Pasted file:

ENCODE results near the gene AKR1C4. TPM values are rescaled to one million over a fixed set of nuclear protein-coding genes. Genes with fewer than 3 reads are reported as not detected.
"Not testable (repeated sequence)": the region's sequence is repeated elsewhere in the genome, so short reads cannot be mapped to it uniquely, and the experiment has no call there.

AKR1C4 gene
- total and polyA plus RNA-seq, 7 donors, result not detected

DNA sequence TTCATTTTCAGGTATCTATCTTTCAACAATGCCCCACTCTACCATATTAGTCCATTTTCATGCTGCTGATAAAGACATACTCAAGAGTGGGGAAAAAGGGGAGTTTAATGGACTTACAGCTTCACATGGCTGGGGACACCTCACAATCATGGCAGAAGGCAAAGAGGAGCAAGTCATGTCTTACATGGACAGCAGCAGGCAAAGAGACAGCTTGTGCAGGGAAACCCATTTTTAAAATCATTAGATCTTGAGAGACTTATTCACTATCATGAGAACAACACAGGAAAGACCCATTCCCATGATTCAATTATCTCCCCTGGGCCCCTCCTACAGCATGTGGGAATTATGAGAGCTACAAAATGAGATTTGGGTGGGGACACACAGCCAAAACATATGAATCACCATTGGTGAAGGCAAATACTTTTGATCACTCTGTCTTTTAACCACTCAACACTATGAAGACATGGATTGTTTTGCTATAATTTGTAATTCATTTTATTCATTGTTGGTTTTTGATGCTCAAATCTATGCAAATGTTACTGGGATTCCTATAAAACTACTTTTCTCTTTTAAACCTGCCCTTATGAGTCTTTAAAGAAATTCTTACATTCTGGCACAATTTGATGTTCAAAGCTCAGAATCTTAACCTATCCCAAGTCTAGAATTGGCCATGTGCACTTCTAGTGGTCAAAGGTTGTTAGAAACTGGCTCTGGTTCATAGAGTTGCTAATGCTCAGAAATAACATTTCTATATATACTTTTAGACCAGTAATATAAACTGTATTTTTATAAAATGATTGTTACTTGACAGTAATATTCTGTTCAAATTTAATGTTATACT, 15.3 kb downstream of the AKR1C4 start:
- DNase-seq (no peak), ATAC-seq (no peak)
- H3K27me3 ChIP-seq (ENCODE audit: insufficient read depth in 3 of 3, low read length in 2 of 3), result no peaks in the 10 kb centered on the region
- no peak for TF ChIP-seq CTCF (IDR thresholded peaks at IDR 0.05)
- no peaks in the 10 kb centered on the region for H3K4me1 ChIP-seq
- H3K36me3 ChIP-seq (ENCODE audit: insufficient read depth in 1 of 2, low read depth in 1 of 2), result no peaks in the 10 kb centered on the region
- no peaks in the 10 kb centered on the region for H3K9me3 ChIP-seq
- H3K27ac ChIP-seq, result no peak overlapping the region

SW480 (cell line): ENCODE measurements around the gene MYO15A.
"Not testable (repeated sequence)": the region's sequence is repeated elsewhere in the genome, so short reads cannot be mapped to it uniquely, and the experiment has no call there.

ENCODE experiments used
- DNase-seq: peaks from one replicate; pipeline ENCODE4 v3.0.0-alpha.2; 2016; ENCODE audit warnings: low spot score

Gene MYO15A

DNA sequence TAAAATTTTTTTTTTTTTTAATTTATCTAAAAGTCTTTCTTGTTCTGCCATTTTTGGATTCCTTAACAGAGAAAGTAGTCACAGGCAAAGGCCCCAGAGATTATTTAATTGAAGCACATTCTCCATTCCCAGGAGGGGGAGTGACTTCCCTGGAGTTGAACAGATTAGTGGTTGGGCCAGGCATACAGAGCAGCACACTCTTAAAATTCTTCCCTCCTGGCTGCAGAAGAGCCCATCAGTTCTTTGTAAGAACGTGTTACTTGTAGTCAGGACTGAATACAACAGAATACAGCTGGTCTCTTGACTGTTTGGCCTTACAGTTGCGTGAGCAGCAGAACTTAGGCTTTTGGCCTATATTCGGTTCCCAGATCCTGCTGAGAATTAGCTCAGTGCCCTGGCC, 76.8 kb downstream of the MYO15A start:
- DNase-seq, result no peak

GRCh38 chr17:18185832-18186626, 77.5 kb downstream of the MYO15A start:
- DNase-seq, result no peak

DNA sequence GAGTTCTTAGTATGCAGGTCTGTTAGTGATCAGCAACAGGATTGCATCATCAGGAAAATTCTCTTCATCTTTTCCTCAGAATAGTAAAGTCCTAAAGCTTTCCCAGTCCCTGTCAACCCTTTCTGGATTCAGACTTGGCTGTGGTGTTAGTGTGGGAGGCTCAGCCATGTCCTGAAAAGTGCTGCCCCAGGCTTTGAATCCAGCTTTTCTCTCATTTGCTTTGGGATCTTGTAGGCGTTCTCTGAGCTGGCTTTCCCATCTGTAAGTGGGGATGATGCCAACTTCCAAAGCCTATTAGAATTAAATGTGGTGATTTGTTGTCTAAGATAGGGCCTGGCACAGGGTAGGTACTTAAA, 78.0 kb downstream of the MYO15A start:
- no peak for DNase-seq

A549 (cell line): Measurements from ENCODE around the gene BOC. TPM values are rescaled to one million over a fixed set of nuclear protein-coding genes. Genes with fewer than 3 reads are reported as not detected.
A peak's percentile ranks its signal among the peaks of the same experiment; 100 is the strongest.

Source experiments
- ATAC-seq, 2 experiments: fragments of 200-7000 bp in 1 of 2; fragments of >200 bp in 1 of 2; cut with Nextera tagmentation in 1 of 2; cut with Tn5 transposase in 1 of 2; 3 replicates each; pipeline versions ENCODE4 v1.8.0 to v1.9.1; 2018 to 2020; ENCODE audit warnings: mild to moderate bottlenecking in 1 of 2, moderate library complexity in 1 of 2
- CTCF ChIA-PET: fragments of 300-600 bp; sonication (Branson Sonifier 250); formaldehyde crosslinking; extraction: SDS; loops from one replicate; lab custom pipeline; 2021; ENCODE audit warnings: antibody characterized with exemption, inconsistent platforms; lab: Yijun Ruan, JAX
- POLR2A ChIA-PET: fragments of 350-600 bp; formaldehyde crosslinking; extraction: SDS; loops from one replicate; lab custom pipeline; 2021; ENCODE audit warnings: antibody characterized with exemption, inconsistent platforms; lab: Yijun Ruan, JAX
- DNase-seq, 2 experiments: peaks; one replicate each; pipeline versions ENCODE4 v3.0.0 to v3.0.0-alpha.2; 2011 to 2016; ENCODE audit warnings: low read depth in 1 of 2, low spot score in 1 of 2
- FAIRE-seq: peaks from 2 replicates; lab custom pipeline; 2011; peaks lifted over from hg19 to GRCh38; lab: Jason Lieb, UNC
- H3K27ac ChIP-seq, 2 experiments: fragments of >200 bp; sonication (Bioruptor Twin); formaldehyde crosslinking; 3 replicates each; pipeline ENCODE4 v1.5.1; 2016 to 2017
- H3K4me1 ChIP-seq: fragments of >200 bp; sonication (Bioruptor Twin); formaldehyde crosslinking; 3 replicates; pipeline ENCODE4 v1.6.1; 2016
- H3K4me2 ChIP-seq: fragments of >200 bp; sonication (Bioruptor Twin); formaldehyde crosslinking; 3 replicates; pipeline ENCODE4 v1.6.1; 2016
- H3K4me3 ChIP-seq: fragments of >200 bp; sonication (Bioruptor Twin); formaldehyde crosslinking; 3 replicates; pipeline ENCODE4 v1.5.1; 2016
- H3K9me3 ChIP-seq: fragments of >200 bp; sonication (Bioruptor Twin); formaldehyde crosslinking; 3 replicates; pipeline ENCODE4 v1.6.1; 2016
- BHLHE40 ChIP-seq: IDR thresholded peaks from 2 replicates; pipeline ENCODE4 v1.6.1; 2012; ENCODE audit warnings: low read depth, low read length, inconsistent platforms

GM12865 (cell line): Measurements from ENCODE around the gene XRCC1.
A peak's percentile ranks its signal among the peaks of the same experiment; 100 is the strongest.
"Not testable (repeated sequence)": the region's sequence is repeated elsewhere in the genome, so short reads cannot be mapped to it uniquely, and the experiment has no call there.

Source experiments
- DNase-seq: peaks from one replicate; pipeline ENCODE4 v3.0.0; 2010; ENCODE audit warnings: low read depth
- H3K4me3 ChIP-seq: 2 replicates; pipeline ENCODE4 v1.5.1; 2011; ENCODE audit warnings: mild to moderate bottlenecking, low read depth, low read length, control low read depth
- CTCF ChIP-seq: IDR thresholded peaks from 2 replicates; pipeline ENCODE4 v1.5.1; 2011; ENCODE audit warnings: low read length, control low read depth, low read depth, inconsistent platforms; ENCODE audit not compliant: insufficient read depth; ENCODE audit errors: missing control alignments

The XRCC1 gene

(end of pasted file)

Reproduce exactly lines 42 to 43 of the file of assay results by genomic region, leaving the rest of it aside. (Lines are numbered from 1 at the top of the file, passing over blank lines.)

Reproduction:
- DNase-seq: peaks from one replicate; pipeline ENCODE4 v3.0.0; 2010; ENCODE audit warnings: low read depth
- H3K4me3 ChIP-seq: 2 replicates; pipeline ENCODE4 v1.5.1; 2011; ENCODE audit warnings: mild to moderate bottlenecking, low read depth, low read length, control low read depth